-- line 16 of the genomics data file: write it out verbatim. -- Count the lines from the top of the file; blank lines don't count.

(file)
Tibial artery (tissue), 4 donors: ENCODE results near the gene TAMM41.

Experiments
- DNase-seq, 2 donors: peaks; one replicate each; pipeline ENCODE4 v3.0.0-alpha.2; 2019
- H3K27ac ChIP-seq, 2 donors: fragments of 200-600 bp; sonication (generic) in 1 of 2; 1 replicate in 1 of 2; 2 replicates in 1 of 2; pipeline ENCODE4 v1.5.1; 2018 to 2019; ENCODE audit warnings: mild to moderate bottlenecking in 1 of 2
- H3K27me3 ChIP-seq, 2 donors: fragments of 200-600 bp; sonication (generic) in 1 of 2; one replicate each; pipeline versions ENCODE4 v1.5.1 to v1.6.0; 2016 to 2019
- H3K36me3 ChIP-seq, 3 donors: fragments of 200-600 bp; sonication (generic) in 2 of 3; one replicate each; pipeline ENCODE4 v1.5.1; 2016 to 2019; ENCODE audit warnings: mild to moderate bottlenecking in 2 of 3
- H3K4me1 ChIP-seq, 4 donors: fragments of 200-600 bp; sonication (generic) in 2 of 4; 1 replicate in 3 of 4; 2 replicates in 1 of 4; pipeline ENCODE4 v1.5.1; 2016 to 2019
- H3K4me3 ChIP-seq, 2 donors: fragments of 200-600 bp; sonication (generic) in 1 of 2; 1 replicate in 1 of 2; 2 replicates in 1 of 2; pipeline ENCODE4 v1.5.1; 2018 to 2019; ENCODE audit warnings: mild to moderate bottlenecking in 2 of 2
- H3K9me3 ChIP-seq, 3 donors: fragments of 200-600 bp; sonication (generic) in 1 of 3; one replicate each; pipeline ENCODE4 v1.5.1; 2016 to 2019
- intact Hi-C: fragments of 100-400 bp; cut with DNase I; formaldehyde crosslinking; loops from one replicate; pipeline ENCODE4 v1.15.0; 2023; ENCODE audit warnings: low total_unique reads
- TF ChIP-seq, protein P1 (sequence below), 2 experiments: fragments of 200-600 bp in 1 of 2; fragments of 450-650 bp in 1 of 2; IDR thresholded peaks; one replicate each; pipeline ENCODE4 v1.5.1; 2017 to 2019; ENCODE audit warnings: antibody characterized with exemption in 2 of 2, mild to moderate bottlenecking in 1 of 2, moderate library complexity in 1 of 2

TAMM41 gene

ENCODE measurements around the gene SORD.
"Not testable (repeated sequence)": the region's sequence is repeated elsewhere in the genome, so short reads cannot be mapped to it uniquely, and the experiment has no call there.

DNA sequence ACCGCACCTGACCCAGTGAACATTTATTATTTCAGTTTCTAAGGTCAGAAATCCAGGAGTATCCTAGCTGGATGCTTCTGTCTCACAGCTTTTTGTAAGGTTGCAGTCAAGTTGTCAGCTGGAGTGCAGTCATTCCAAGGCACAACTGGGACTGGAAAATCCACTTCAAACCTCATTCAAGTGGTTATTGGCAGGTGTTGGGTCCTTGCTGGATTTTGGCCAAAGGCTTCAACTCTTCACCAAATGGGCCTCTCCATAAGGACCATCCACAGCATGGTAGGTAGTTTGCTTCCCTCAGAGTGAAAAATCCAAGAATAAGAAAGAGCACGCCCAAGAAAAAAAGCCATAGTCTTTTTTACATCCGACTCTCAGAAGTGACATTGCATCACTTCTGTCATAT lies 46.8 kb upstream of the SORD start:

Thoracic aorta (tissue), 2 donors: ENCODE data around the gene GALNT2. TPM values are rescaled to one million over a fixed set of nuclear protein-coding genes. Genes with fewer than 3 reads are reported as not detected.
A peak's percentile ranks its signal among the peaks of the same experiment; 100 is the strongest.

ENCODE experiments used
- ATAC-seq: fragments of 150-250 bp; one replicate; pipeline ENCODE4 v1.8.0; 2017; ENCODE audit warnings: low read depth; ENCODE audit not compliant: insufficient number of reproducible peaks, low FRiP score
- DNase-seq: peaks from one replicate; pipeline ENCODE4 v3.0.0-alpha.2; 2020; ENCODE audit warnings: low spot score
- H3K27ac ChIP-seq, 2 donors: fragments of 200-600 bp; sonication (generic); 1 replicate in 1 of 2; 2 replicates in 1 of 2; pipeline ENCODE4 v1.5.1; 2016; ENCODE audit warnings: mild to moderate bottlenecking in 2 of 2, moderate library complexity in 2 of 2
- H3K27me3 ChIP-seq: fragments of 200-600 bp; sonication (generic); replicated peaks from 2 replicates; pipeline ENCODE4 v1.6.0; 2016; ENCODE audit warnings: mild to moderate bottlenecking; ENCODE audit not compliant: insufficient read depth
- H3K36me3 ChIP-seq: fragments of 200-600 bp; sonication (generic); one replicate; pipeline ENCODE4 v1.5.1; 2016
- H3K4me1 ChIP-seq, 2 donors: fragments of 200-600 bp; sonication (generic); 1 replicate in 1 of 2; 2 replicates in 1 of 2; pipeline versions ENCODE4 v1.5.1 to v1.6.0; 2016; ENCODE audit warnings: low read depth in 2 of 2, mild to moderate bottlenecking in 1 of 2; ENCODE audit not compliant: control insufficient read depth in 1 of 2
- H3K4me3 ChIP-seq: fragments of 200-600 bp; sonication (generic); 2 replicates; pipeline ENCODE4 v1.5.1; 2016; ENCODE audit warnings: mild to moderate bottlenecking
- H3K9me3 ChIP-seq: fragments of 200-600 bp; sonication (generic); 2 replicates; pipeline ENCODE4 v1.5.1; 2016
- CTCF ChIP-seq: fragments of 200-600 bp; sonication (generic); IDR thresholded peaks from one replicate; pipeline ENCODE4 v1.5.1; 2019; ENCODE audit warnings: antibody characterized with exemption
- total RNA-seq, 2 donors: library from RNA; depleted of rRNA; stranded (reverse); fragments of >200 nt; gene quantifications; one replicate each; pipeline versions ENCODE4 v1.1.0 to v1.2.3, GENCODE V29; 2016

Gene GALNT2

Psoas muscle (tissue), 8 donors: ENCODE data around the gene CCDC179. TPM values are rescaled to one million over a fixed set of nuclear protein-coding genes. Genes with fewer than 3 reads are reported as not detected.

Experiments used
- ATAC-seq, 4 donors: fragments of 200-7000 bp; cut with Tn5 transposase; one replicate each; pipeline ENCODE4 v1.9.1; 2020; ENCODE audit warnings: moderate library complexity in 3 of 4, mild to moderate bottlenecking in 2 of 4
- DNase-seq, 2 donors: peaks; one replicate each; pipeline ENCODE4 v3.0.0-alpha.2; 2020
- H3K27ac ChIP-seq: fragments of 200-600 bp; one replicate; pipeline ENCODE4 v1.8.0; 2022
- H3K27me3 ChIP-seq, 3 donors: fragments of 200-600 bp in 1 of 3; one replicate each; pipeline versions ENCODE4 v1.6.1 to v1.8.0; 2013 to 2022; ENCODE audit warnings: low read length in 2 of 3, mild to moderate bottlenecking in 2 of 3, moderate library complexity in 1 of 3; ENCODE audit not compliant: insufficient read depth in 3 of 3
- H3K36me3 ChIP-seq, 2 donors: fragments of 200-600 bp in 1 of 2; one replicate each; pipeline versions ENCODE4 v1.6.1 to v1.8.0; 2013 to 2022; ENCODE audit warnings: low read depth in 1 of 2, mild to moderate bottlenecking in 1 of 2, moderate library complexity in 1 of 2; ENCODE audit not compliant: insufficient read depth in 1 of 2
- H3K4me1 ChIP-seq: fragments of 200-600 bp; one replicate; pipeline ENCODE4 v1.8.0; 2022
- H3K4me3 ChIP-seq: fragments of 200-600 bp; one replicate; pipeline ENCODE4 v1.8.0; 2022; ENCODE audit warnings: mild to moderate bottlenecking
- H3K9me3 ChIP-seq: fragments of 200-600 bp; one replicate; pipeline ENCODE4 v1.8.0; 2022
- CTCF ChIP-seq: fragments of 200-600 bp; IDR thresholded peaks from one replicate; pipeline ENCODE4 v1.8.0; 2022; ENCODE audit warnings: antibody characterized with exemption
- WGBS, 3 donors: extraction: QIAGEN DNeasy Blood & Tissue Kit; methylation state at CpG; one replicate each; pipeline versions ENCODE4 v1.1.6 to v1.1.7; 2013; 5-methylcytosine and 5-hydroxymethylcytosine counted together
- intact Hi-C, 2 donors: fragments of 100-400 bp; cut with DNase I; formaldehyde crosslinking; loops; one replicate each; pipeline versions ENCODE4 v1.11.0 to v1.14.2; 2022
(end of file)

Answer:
Thoracic aorta (tissue), 2 donors: ENCODE data around the gene GALNT2. TPM values are rescaled to one million over a fixed set of nuclear protein-coding genes. Genes with fewer than 3 reads are reported as not detected.